Combination of Phycocyanin, Zinc, and Selenium Improves Survival Rate and Inflammation in the Lipopolysaccharide-Galactosamine Mouse Model.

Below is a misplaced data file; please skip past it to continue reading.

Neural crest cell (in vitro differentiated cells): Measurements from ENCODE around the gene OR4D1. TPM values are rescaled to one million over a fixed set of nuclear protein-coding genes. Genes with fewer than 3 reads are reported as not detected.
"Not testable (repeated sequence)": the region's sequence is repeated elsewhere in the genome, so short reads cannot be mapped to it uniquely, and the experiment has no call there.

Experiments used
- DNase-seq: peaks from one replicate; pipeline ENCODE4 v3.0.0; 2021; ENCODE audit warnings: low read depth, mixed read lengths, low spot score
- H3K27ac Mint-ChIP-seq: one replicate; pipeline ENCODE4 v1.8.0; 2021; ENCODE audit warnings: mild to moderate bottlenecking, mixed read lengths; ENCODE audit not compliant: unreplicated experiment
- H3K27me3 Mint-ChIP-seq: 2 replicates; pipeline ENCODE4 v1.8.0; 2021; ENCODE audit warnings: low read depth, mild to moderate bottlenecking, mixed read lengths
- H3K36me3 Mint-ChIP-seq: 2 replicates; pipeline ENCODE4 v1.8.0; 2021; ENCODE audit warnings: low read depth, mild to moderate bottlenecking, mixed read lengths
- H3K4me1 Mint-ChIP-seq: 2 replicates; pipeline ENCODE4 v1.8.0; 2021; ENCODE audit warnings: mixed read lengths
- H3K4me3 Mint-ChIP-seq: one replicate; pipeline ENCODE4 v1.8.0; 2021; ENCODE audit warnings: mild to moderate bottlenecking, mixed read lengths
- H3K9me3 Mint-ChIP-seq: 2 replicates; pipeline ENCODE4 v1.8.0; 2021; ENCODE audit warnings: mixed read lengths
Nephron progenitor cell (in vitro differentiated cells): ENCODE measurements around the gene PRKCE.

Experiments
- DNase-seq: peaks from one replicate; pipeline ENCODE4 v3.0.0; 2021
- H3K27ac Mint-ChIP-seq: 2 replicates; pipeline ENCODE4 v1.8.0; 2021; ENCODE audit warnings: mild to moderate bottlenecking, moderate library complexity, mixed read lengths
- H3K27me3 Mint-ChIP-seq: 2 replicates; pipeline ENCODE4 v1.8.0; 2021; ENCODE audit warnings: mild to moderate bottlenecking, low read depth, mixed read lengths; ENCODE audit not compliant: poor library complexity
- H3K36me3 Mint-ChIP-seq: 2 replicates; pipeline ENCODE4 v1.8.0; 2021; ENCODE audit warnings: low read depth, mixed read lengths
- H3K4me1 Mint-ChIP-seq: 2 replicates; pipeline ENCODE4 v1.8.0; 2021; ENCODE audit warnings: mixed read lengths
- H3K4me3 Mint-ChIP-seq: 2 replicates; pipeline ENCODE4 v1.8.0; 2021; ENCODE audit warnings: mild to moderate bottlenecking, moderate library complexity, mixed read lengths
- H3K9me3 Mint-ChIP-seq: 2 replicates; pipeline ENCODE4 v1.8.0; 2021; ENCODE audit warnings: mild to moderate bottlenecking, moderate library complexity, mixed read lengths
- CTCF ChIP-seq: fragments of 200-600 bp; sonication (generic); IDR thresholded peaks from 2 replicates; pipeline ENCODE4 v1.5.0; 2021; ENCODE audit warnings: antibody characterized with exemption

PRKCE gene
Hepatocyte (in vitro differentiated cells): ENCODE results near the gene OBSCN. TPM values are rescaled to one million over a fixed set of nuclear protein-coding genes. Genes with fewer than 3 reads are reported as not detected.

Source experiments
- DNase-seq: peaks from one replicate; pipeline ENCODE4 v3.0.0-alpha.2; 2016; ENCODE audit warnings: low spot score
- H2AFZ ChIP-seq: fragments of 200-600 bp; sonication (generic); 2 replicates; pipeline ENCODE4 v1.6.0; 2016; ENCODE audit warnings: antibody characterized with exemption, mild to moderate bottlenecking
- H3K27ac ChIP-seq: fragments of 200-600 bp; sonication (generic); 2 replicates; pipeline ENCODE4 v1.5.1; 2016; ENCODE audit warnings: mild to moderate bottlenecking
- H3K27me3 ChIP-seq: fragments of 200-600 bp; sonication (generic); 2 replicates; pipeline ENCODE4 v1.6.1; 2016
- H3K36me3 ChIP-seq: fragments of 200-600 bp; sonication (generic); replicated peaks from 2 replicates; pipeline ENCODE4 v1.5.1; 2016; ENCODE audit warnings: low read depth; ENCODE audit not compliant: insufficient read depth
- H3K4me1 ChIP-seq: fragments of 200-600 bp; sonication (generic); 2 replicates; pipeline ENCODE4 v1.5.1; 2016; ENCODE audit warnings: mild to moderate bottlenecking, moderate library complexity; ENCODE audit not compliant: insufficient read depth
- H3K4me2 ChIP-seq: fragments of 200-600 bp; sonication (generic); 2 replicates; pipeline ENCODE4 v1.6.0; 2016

Sepsis is related to systemic inflammation and oxidative stress, the primary causes of death in intensive care units. Severe functional abnormalities in numerous organs can arise due to sepsis, with acute lung damage being the most common and significant morbidity. Spirulina, blue-green algae with high protein, vitamins, phycocyanin, and antioxidant content, shows anti-inflammatory properties by decreasing the release of cytokines. In addition, zinc (Zn) and selenium (Se) act as an antioxidant by inhibiting the oxidation of macromolecules, as well as the inhibition of the inflammatory response. The current study aimed to examine the combined properties of Zn, Se, and phycocyanin oligopeptides (ZnSePO) against lipopolysaccharide-D-galactosamine (LPS-GalN)-induced septic lung injury through survival rate, inflammatory, and histopathological changes in Balb/c mice. A total of 30 mice were allocated into three groups: normal control, LPS-GalN (100 ng of LPS plus 8 mg of D-galactosamine), LPS-GalN + ZnSePO (ZnPic, 52.5 µg/mL; SeMet, 0.02 µg/mL; and phycocyanin oligopeptide (PO), 2.00 mg/mL; at 1 h before the injection of LPS-GalN). Lung tissue from mice revealed noticeable inflammatory reactions and typical interstitial fibrosis after the LPS-GalN challenge. LPS-GalN-induced increased mortality rate and levels of IL-1, IL-6, IL-10, TGF-β, TNF-α, and NF-κB in lung tissue. Moreover, treatment of septic mice LPS-GalN + ZnSePO reduced mortality rates and inflammatory responses. ZnSePO considerably influenced tissue cytokine levels, contributing to its capacity to minimize acute lung injury (ALI) and pulmonary inflammation and prevent pulmonary edema formation in LPS-GalN-injected mice. In conclusion, ZnSePO treatment enhanced the survival rate of endotoxemia mice via improving inflammation and oxidative stress, indicating a possible therapeutic effect for patients with septic infections.